The immune responses to the pertussis (PT, FHA, and pertactin), diphtheria, tetanus, poliovirus, and hepatitis B antigens were evaluated in sera obtained one month (range 20 to 60 days) after the third dose of PEDIARIX (diphtheria, tetanus toxoids and acellular pertussis adsorbed, hepatitis b and inactivated poliovirus vaccine) or INFANRIX. Geometric mean antibody concentrations (GMCs) adjusted for pre-vaccination values for PT, FHA, and pertactin and the seroprotection rates for diphtheria, tetanus, and the polioviruses among subjects who received PEDIARIX (diphtheria, tetanus toxoids and acellular pertussis adsorbed, hepatitis b and inactivated poliovirus vaccine) in the combination vaccine group were shown to be non-inferior to those achieved following separately administered vaccines (see Table 1). There was no evidence for interference with the immune responses to PEDIARIX (diphtheria, tetanus toxoids and acellular pertussis adsorbed, hepatitis b and inactivated poliovirus vaccine) when 7-valent pneumococcal conjugate vaccine was concomitantly administered. 

Because of differences in the hepatitis B vaccination schedule among subjects in the study, no clinical limit for non-inferiority was pre-defined for the hepatitis B immune response. However, in a previous US study, non-inferiority of PEDIARIX (diphtheria, tetanus toxoids and acellular pertussis adsorbed, hepatitis b and inactivated poliovirus vaccine) relative to separately administered INFANRIX, ENGERIX-B, and an oral poliovirus vaccine, with respect to the hepatitis B immune response was demonstrated.17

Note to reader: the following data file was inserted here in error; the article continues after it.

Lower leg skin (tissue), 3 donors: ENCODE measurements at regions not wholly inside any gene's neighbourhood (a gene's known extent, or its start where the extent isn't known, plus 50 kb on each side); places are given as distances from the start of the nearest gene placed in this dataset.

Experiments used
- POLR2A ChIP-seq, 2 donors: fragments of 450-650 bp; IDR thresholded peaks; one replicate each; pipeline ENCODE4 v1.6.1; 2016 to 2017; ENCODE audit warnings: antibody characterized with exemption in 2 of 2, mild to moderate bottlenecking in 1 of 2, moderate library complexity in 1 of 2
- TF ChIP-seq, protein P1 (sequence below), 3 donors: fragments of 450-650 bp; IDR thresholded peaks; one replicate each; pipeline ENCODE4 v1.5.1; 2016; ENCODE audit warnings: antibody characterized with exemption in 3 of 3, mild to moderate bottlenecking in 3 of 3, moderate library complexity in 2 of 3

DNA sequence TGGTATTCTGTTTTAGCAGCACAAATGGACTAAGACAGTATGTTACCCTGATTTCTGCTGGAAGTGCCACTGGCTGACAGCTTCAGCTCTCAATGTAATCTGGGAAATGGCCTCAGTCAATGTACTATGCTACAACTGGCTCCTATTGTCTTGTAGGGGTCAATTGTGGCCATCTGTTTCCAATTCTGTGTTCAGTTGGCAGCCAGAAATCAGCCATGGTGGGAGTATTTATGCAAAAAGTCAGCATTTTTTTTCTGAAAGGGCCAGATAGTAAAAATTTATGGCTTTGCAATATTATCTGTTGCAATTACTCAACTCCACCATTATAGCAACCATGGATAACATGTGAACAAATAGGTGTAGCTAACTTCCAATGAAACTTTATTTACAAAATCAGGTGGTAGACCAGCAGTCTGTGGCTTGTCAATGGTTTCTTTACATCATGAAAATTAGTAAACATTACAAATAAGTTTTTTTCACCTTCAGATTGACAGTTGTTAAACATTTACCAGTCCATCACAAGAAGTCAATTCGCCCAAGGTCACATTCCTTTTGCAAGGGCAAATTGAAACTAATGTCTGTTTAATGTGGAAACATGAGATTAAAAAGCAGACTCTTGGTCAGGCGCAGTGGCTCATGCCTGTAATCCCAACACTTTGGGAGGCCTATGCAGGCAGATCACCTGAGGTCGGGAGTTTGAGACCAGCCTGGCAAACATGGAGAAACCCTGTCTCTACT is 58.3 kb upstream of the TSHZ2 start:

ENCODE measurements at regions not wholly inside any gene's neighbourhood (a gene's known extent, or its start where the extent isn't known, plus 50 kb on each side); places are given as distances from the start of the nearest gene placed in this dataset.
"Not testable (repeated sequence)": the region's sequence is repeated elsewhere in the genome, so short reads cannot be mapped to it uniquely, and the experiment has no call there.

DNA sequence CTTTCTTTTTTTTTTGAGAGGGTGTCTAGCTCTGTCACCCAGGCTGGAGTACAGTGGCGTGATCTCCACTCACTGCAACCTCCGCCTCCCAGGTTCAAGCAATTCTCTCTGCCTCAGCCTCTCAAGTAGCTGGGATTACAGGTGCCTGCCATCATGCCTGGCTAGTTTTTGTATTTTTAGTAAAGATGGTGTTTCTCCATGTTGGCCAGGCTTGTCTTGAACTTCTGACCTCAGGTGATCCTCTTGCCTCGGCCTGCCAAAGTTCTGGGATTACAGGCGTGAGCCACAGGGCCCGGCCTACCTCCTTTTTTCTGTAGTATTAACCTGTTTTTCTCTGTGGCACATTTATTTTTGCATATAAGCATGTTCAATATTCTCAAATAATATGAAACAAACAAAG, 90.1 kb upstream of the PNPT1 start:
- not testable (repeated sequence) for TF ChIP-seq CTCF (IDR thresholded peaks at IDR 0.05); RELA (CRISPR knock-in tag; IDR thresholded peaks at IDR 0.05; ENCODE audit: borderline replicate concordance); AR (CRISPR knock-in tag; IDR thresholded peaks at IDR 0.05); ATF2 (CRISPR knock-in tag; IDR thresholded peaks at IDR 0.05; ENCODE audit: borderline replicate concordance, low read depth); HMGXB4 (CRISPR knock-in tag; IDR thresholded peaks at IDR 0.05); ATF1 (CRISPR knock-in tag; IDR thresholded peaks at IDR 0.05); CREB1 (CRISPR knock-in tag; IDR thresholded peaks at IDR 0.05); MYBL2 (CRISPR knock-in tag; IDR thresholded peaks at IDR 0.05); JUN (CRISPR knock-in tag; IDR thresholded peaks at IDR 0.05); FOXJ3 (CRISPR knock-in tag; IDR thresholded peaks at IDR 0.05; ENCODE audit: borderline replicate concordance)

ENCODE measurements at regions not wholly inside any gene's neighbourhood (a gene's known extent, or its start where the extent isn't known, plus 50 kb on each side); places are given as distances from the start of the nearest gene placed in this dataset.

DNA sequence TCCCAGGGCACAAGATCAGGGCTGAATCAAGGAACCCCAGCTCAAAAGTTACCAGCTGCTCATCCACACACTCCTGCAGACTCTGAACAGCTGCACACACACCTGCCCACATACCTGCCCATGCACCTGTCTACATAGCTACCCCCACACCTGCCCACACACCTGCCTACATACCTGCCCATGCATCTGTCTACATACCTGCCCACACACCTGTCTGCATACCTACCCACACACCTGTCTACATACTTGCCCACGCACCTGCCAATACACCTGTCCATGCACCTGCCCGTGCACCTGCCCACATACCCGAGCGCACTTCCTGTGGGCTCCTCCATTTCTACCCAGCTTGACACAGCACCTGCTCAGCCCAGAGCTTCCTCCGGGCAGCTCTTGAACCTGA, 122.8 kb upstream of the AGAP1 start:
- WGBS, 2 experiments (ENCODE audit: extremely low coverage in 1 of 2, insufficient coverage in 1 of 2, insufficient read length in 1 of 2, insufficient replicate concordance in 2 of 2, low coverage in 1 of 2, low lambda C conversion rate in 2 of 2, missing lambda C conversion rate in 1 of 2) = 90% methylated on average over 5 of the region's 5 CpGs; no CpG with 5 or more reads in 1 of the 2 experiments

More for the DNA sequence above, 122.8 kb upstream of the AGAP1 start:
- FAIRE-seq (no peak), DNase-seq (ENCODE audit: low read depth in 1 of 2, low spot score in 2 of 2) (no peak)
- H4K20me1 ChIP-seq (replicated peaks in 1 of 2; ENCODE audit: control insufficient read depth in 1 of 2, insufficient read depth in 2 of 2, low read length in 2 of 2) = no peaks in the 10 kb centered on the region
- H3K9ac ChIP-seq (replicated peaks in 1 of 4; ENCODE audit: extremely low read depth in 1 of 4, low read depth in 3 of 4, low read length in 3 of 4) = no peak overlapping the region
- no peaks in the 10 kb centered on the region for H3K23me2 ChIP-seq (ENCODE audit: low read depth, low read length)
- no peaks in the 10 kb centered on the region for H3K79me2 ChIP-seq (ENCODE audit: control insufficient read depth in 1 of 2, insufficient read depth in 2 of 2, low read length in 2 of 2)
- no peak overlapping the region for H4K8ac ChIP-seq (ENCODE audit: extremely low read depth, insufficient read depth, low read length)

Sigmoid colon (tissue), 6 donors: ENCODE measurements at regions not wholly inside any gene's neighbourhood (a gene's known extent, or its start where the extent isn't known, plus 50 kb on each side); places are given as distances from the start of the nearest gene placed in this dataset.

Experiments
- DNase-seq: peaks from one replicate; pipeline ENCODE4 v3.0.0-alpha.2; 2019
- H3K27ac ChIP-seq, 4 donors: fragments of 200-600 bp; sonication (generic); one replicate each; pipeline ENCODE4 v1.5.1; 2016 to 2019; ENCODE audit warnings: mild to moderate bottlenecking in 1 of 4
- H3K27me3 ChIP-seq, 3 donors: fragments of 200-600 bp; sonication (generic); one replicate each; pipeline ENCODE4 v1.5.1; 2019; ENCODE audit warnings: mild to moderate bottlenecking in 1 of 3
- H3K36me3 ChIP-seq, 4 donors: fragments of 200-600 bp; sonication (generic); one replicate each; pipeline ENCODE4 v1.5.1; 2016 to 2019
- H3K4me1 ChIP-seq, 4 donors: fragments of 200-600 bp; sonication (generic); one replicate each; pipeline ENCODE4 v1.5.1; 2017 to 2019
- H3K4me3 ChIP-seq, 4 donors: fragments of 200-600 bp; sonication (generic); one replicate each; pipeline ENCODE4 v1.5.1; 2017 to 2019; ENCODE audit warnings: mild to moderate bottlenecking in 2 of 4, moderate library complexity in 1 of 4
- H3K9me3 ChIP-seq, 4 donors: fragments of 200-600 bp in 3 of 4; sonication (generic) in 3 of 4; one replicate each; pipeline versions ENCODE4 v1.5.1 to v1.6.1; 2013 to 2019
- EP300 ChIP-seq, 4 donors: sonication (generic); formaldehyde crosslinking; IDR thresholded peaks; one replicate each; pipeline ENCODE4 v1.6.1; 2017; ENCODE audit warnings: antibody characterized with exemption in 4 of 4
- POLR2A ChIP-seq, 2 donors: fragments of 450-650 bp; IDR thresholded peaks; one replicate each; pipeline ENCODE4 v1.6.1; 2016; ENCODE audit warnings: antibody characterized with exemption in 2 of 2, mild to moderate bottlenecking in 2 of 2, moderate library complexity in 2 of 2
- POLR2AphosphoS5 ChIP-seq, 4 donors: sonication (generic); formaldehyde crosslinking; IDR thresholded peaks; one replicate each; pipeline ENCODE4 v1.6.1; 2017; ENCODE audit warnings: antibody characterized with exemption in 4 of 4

Table 1: Antibody Responses Following PEDIARIX (diphtheria, tetanus toxoids and acellular pertussis adsorbed, hepatitis b and inactivated poliovirus vaccine) as Compared to Separate Concomitant Administration of INFANRIX, ENGERIX-B, and IPV (One Montha After Administration of Dose 3) in Infants Vaccinated at 2, 4, and 6 Months of Age When Coadministered With Hib Conjugate Vaccine and Pneumococcal Conjugate Vaccine (PCV7)

  PEDIARIX, Hib Vaccine, & PCV7 INFANRIX, ENGERIX-B, IPV, Hib Vaccine, & PCV7
  (N = 154-168) (N = 141-155)
Anti-Diphtheria
  % ≥ 0.1 IU/mLb 99.4 98.7
Anti-Tetanus
  % = 0.1 IU/mLb 100 98.1
Anti-PT
  % VRc 98.7 95.1
  GMCb 48.1 28.6
Anti-FHA
  % VRc 98.7 96.5
  GMCb 111.9 97.6
Anti-Pertactin
  % VRc 91.7 95.1
  GMCb 95.3 80.6
Anti-Polio 1
  % = 1:8bd 100 100
Anti-Polio 2
  % = 1:8bd 100 100
Anti-Polio 3
  % = 1:8bd 100 100
  (N = 114-128) (N = 111-121)
Anti-HBsAge